Prevalence of psychiatric disorders among refugees and migrants in immigration detention: systematic review with meta-analysis
Irina Verhülsdonk, Mona Shahab & Marc Molendijk
Background: The number of forced migrants is increasing worldwide. Some governments detain refugees and migrants in immigration detention centres, which is associated with adverse mental health outcomes.
Aims: To estimate prevalence rates of depression, anxiety and post-traumatic stress disorder (PTSD) in child and adult refugees and migrants in immigration detention.
Method: Pre-registered systematic review with meta-analysis (Prospero ID: CRD42020196078).
Results: Systematic searches in Medline, Embase and Web of Science (final search date 1 October 2020) yielded nine eligible studies on the mental health of detained refugees and migrants (total n = 630 refugees and migrants, 522 of them in detention, among which 26 were children). For adults, prevalence rates for depression were 68% (95% CI 0.53–0.83%), for anxiety 54% (95% CI 0.36–0.72%) and for PTSD 42% (95% CI 0.22–0.63%). Theoretical comparisons with data from other meta-analyses revealed that prevalence rates and symptom severity were higher in detained, relative to non-detained samples.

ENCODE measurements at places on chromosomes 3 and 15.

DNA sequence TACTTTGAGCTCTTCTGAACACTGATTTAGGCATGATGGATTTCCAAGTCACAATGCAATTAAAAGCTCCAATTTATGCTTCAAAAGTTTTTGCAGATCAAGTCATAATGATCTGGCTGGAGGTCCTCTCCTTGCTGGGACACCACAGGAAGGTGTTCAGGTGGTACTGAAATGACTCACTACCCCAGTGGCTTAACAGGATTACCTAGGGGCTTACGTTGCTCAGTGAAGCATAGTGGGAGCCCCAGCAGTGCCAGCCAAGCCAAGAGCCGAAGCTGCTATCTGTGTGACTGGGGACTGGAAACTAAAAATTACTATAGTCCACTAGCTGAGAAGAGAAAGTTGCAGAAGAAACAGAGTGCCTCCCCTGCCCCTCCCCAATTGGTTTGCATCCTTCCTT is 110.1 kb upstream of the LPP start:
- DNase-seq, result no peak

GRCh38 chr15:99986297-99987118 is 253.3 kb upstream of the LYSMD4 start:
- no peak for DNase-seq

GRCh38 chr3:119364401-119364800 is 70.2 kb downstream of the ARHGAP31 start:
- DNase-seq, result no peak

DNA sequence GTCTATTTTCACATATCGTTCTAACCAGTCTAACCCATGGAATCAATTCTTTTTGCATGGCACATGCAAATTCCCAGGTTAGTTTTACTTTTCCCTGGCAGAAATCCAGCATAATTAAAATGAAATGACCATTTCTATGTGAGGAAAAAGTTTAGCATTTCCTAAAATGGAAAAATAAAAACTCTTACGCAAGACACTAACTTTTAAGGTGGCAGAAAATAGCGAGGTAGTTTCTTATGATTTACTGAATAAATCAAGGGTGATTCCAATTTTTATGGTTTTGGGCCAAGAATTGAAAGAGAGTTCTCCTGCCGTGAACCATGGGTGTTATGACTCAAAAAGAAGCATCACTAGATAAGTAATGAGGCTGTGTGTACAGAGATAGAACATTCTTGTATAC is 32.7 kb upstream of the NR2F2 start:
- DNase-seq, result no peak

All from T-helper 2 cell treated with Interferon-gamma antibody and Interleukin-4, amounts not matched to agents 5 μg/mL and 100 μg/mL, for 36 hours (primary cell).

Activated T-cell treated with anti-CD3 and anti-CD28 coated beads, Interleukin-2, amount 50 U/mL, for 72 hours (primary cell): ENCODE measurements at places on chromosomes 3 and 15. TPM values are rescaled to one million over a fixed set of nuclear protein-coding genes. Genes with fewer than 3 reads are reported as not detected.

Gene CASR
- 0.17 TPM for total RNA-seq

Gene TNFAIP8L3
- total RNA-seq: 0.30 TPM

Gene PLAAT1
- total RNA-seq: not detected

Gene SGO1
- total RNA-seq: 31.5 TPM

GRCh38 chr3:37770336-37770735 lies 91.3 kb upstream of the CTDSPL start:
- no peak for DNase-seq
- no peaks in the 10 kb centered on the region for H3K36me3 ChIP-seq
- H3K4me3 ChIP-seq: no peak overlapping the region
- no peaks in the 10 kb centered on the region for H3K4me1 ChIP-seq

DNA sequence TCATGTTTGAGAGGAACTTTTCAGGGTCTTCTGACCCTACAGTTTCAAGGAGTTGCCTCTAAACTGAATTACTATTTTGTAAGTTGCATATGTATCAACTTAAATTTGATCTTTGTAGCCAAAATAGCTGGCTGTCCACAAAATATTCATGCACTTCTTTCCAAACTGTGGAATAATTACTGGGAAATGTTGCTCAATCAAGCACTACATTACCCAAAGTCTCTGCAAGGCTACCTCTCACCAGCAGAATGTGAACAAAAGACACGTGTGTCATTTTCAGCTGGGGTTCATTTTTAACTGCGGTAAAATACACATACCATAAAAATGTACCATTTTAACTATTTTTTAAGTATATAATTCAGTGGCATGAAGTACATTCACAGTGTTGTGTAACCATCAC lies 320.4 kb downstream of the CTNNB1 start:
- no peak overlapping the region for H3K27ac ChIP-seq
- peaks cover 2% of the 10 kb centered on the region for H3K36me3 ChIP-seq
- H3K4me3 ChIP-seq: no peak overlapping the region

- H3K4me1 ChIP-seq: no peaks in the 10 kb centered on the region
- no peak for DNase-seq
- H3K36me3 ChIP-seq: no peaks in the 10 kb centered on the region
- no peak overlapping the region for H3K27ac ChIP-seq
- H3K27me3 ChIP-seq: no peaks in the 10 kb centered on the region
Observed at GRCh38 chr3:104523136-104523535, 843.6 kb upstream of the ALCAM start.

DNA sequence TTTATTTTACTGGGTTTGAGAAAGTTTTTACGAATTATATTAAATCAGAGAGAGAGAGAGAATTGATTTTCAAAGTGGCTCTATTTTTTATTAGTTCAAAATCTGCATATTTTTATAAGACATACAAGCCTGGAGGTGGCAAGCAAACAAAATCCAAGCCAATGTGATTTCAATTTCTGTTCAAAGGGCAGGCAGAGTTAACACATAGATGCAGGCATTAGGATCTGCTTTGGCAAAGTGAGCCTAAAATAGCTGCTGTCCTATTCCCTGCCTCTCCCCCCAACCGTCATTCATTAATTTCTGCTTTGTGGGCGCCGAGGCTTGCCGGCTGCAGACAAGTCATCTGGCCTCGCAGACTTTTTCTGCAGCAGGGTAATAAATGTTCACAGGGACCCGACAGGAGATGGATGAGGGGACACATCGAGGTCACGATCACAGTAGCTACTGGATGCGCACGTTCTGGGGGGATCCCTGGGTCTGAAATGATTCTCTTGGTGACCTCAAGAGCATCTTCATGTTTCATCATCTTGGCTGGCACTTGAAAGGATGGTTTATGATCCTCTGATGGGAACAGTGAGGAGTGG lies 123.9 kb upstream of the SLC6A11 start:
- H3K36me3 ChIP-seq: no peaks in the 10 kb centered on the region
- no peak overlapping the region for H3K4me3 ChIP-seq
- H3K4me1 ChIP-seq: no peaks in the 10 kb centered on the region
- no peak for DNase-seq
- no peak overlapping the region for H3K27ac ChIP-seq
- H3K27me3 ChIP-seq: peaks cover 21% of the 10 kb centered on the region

Conclusions: Our data show a huge burden of mental health problems in detained refugees and migrants of all ages, also relative to non-detained samples. This suggests that immigration detention independently and adversely affects the mental health of refugees and migrants. This insight should encourage countries to minimise the use of immigration detention and implement alternative measures instead.